Tuesday, June 15, 2010
This chart shows the Economic Cycle Research Institute's Weekly Leading Indicator. The pronounced drop in the index which began in early May has been the subject of much concern, since some have taken it to imply the imminent onset of a double-dip recession. Business Insider has a nice summary of the controversy here. The key point is that outsiders have misused or misunderstood this index: "ECRI itself has never used WLI growth going negative as as a recession signal." In short, the concerns are much ado about nothing. ECRI further explains that a decline in the WLI would have to be accompanied by a "pronounced, pervasive and persistent decline" in their Long Leading Index before they would predict the onset of a recession. While I have not seen the LLI, presumably it has not given such a signal yet. I think the main message of the current decline in the WLI is that economic growth going forward may be a bit weaker than it has been in the past several months, but that is not at all the same as saying we are headed for a double-dip recession.
I do not follow the ECRI indices religiously, but I do hold them in great respect, since in my experience their economic calls have tended to be similar to my own. I would be surprised if they were to predict a recession that was not obvious to me. They have a good record of predicting recessions and recoveries, and in fact, they predicted the current recovery in April '09, in advance of the consensus. I would note that I also predicted the recovery, but even earlier, in this post dated Dec. 31, '08.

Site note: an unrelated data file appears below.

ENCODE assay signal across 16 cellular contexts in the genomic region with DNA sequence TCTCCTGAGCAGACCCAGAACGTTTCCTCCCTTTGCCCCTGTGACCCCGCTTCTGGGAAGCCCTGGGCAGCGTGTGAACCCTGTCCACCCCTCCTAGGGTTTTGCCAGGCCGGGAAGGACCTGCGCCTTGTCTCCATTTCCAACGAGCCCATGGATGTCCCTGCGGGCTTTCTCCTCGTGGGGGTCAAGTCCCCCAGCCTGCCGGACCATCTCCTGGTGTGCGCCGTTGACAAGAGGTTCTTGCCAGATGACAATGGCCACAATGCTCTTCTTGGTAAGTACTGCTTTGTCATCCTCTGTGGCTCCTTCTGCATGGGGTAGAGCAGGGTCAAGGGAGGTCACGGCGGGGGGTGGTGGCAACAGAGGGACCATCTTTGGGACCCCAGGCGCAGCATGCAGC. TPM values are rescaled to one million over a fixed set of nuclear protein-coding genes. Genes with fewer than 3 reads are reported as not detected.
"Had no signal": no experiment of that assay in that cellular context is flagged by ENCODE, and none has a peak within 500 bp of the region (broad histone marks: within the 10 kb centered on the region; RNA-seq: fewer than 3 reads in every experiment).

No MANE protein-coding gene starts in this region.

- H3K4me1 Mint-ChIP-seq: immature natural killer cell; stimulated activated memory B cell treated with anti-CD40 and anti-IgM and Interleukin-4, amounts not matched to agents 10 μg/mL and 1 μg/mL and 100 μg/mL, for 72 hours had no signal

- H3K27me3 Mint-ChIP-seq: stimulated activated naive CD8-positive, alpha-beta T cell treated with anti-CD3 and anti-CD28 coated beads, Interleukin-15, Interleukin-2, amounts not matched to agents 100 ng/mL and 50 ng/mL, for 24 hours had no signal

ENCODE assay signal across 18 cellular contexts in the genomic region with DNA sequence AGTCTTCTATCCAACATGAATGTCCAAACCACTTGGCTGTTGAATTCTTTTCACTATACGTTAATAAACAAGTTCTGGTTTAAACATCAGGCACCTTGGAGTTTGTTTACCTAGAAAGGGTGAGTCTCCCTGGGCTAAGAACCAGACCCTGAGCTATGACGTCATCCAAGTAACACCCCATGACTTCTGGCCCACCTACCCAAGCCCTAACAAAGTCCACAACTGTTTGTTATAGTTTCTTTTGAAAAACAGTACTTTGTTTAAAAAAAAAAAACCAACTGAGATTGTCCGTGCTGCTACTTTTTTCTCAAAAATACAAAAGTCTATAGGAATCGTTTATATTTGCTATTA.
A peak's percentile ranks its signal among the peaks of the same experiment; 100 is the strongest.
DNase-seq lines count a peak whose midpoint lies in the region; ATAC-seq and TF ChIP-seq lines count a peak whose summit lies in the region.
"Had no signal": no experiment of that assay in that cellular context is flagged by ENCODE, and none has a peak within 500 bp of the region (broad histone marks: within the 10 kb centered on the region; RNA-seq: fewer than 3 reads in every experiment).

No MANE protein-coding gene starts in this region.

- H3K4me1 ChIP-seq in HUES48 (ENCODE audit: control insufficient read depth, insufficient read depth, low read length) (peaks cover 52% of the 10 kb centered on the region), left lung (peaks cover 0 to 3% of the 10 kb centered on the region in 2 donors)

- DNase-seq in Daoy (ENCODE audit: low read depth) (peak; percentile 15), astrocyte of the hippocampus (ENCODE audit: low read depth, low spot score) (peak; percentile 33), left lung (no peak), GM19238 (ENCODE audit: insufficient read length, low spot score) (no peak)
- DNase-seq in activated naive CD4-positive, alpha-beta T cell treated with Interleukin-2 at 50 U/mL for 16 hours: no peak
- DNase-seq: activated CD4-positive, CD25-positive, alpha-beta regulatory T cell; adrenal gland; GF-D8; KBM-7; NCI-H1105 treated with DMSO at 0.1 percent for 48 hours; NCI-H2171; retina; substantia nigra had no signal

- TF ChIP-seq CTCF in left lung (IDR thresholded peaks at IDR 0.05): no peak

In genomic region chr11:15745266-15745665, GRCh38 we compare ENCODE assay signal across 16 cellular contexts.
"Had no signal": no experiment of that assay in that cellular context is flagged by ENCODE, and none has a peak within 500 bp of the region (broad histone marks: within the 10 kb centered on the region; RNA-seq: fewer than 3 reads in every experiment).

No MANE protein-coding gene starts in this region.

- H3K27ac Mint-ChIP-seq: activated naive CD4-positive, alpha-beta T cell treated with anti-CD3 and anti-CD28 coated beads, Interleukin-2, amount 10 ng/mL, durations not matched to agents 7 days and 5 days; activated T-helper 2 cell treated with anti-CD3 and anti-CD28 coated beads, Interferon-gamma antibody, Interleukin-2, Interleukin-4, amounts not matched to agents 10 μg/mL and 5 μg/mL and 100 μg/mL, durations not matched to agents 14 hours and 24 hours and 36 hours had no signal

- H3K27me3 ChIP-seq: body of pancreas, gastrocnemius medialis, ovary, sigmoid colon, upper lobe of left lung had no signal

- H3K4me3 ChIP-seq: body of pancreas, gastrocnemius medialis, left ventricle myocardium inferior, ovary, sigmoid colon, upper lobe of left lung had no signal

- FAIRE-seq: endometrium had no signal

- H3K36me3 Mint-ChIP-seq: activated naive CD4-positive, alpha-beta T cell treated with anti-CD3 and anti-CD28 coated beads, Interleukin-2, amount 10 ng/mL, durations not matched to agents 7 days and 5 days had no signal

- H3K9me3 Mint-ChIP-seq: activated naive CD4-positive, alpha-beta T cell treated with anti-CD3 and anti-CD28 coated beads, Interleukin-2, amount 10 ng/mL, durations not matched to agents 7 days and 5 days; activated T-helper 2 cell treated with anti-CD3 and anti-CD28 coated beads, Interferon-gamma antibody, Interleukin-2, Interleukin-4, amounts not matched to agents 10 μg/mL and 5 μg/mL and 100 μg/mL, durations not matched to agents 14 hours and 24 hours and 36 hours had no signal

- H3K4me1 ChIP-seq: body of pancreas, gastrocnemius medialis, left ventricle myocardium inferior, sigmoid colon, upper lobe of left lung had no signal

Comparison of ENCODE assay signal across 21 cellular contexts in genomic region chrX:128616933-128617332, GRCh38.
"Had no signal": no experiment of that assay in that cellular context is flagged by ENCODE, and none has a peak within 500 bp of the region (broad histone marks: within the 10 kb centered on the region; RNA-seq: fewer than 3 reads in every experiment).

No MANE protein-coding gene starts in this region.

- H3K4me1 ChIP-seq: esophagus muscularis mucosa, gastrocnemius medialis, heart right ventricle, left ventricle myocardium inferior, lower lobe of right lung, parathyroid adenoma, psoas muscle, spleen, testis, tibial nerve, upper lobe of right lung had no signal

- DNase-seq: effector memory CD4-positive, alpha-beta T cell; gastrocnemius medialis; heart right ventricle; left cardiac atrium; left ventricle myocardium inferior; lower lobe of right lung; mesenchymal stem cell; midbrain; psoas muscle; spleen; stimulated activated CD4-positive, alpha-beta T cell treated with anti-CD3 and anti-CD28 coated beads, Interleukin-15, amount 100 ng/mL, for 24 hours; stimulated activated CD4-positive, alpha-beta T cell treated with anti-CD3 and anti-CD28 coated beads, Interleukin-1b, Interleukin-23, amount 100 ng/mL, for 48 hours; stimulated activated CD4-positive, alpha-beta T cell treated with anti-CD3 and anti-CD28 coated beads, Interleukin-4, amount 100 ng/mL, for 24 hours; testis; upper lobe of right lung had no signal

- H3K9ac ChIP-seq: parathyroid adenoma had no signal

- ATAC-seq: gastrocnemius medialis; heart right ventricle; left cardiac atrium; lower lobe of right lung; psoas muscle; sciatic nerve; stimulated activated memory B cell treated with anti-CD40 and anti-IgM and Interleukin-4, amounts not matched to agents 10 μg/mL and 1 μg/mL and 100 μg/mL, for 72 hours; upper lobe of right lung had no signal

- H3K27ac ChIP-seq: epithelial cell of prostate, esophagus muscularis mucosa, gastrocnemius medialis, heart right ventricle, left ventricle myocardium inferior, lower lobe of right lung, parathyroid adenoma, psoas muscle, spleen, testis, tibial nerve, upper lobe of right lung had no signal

I would reiterate here that I do not see any signs in the economic or financial market data that would lead me to expect a double-dip recession. I continue to believe, as I have since my 12/31/08 prediction, that we are in a recovery that will be sub-par "due to the drag of increased fiscal spending and slowly rising inflation." The economy would be growing much faster, in other words, if it weren't for all the so-called "stimulus" spending that has made the economy less efficient by redistributing nearly one trillion dollars from the productive sectors of the economy to the non-productive sectors. And if monetary policy weren't so accommodative and potentially inflationary, the economy would be stronger today because investors would have more confidence in the future and companies would be more willing to make productive (and risky) investments.
Posted by Scott Grannis at 9:19 AM